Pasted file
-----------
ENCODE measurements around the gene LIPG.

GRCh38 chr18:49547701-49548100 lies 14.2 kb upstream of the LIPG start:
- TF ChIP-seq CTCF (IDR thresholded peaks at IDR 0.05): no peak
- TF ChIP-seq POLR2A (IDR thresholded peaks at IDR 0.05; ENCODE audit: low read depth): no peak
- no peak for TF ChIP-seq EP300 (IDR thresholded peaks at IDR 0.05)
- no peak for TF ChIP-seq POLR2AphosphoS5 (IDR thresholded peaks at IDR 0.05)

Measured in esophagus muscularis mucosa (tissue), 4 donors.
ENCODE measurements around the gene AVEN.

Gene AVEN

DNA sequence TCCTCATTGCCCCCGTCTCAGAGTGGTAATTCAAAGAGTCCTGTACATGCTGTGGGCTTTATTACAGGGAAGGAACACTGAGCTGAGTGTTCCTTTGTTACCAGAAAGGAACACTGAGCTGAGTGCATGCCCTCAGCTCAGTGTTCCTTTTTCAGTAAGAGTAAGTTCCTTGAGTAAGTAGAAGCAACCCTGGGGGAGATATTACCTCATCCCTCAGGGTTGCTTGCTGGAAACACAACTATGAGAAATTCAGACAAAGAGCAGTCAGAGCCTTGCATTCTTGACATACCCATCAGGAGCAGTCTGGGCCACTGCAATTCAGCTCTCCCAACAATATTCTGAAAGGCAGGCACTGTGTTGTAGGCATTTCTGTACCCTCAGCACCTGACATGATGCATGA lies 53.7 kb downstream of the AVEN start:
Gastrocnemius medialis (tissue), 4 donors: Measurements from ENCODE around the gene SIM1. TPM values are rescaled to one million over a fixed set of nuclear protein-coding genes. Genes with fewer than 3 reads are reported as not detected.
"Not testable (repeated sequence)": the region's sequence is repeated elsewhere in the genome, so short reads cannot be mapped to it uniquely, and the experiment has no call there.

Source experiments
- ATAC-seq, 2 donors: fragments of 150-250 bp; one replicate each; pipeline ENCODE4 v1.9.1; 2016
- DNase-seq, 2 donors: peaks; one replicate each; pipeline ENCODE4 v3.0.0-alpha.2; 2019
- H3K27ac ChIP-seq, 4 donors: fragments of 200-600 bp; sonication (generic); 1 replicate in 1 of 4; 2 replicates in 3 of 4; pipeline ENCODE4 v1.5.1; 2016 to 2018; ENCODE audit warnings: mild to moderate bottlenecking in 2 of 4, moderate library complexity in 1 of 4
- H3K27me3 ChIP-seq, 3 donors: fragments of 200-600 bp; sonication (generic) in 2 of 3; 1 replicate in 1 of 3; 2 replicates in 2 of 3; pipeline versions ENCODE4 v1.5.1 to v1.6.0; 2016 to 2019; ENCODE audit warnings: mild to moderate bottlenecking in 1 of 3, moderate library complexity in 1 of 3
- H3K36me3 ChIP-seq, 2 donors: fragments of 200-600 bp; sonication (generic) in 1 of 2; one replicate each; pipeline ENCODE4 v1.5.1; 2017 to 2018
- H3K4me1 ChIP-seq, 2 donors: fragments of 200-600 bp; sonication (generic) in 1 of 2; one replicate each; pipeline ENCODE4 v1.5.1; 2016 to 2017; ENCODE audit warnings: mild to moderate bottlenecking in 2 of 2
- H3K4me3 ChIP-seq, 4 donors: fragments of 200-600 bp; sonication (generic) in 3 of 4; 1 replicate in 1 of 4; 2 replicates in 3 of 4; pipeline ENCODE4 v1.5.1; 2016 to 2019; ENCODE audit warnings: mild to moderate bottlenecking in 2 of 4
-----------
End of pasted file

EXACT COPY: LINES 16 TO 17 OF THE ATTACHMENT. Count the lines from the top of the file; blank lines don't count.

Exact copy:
- H3K27ac ChIP-seq, 4 donors: fragments of 200-600 bp; sonication (generic); 1 replicate in 1 of 4; 2 replicates in 3 of 4; pipeline ENCODE4 v1.5.1; 2016 to 2018; ENCODE audit warnings: mild to moderate bottlenecking in 2 of 4, moderate library complexity in 1 of 4
- H3K27me3 ChIP-seq, 3 donors: fragments of 200-600 bp; sonication (generic) in 2 of 3; 1 replicate in 1 of 3; 2 replicates in 2 of 3; pipeline versions ENCODE4 v1.5.1 to v1.6.0; 2016 to 2019; ENCODE audit warnings: mild to moderate bottlenecking in 1 of 3, moderate library complexity in 1 of 3